Facts about Marijuana Use
After a decade of decline, marijuana use has steadily increased among American youth. The University of Michigan’s Monitoring the Future study, which assesses drug and alcohol use among American youth, reported substantial increases among eighth, 10th and 12th graders from 1992 through 1997. Increases in marijuana smoking are part of a disturbing national trend in which cigarette smoking, alcohol abuse and the use of cocaine and other drugs are also on the rise.
According to the 1998 National Household Survey on Drug Abuse (NHSDA), marijuana was the most frequently used illicit drug.
- Sixty percent of all drug users report using only marijuana.
- An additional 20 percent report using marijuana and another illicit drug.
This adds up to 18 million Americans, including children, who reported using marijuana in the past year.
- More than 137,564,000 Americans were treated for marijuana abuse in 1994.
The NHSDA also reported that among those using marijuana on 12 or more days during the past year, 58 percent of people had one problem that they related to their marijuana use, 41 percent had two problems and 28 percent had at least three problems that they related to their marijuana use.
The problems associated with marijuana use were greatest among the youngest age groups. Nearly 75 percent of children and teens (12- to 17-year-olds) who used marijuana on 12 or more days in the past year experienced significant problems related to use. Forty-two percent experienced three or more problems, including loss of control over their use.
Why is marijuana use among American teens escalating? Increases in use can be attributed, in part, to cultural influences that minimize the danger or glamourize drug use. Specifically, 41 percent of teens and 53 percent of their parents say that American culture glamourizes the use of illegal drugs.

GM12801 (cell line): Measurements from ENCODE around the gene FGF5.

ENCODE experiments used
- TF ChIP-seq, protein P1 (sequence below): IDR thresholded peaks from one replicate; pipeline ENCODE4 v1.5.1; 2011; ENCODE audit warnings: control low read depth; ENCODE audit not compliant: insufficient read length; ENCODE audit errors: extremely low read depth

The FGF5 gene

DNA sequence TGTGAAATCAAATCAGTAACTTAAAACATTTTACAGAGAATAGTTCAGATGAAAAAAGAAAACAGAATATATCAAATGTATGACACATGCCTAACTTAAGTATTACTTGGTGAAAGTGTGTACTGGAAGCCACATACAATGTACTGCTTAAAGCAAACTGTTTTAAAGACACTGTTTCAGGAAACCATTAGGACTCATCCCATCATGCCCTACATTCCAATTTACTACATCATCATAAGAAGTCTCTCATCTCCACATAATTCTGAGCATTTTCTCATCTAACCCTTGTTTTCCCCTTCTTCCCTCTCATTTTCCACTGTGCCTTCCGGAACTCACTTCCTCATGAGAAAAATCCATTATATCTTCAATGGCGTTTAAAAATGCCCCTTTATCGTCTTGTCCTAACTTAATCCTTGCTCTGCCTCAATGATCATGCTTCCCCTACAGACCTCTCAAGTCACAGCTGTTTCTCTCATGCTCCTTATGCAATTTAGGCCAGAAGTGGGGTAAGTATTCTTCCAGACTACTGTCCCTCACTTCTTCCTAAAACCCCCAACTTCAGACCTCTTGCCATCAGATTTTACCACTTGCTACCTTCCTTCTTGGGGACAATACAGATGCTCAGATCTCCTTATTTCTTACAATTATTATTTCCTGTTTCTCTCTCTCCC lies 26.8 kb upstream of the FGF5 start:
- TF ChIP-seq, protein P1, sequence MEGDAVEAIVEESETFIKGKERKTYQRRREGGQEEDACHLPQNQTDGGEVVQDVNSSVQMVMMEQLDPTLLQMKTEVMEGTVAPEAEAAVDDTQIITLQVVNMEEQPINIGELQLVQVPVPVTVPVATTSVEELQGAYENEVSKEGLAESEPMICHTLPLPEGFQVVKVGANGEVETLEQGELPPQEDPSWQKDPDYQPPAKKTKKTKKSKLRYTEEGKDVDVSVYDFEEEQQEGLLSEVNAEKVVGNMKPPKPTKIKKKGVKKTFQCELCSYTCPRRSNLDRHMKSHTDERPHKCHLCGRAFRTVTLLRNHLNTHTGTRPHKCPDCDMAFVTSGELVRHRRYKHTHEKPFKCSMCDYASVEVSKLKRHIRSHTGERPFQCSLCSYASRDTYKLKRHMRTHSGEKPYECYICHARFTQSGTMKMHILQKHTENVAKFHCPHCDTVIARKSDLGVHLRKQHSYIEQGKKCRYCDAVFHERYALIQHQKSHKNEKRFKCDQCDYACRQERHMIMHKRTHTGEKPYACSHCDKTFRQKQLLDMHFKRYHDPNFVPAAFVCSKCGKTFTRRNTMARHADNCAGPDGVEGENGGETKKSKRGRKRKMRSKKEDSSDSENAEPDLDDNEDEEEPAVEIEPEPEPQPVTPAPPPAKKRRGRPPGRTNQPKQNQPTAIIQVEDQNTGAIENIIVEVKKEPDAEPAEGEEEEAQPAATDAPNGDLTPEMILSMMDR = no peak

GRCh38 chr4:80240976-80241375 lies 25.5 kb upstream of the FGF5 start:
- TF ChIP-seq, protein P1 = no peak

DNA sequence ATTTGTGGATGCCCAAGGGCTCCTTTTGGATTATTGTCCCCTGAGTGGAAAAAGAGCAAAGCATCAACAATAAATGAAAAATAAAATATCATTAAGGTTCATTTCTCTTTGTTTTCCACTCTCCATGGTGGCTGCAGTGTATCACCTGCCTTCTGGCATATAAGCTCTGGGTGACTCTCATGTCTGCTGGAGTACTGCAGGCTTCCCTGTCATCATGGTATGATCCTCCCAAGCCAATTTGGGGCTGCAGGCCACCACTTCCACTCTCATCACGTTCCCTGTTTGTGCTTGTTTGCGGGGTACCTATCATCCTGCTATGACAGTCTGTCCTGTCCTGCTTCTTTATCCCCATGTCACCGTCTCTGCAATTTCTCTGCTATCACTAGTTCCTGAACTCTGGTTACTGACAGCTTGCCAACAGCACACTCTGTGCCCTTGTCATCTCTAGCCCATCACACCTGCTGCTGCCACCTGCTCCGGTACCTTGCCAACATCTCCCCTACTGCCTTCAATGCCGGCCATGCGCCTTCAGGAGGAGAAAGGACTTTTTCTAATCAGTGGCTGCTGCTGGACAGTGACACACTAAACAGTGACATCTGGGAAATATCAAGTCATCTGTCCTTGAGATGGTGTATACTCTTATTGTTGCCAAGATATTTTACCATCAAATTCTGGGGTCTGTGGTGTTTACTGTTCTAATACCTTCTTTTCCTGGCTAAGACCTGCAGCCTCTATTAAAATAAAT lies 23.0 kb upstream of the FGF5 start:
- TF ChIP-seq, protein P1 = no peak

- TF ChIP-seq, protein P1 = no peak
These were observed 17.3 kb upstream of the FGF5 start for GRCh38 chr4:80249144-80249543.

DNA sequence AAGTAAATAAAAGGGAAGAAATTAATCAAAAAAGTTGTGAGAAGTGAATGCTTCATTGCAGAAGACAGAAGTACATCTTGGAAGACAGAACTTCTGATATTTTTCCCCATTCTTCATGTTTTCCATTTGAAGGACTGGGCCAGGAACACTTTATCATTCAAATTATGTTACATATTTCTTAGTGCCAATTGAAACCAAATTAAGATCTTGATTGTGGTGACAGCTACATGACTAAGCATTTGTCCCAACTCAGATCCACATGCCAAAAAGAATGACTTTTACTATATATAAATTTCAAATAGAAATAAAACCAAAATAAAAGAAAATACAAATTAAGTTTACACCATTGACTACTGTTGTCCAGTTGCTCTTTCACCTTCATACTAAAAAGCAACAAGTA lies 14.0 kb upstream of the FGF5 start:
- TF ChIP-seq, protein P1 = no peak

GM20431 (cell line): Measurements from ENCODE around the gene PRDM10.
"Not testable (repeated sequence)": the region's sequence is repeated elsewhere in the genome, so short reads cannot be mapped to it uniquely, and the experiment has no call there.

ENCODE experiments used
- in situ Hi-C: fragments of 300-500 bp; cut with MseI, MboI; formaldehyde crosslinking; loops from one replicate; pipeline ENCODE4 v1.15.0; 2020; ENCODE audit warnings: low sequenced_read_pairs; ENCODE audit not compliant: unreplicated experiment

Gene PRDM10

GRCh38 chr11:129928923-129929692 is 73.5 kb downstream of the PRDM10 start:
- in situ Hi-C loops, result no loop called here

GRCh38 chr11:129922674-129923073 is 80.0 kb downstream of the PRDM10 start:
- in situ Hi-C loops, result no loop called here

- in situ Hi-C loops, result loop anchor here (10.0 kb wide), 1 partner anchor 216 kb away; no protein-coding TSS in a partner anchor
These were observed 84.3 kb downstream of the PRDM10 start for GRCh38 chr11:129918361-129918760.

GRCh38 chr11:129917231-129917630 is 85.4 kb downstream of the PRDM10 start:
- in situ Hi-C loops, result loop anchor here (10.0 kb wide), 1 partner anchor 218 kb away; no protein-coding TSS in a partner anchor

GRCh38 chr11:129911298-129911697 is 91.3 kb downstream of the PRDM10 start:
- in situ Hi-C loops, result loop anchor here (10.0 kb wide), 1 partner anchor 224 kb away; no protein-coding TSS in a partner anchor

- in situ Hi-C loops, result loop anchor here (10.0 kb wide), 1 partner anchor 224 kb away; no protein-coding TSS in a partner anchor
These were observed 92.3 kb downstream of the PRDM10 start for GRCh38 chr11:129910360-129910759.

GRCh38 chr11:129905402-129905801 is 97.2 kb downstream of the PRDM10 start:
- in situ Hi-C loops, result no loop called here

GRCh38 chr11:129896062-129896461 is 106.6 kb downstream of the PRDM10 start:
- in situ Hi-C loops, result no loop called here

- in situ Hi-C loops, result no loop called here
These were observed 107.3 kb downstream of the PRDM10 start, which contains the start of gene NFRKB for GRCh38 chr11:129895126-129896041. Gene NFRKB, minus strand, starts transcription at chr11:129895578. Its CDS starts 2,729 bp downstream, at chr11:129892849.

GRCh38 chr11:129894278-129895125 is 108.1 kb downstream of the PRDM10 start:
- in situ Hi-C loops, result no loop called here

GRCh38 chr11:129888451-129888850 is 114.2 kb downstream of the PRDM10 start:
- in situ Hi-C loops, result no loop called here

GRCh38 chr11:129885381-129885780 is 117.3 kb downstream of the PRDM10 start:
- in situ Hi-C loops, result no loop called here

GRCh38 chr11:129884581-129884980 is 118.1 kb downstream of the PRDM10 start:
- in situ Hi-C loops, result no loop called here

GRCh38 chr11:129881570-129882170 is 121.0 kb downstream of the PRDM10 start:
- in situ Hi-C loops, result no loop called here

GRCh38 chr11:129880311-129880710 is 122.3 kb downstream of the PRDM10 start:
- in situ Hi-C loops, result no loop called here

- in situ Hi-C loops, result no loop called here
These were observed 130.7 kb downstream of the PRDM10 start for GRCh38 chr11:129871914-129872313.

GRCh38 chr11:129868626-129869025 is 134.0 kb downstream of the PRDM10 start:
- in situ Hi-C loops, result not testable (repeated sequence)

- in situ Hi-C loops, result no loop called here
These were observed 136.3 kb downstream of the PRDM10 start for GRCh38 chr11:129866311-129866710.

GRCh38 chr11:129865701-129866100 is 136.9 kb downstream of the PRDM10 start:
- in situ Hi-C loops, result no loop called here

Survey data regarding parental expectations also are instructive. In a study published in 1996, the Center for Addiction and Substance Abuse (CASA) at Columbia University found that 65 percent of baby boomer parents who had used marijuana regularly expected their own children to use it, compared with only 29 percent of baby boomer parents who never used marijuana. Consequently, parental attitudes and expectations regarding the risks of drug use are significant contributing factors to the growing acceptance of marijuana use among teens.
Marijuana use among adolescents increased steadily between 1992 and 1997. By 1994, 4 to 5 percent of the general population and 15 to 20 percent of high school seniors had used marijuana at least once a month in the preceding year. In 1996, 13 percent of youths ages 12 to 17 had used marijuana in the preceding year and 77 percent had used it that month. The rising incidence in use among U.S. citizens reported throughout the 1990s appears to be due to the new users among teenagers.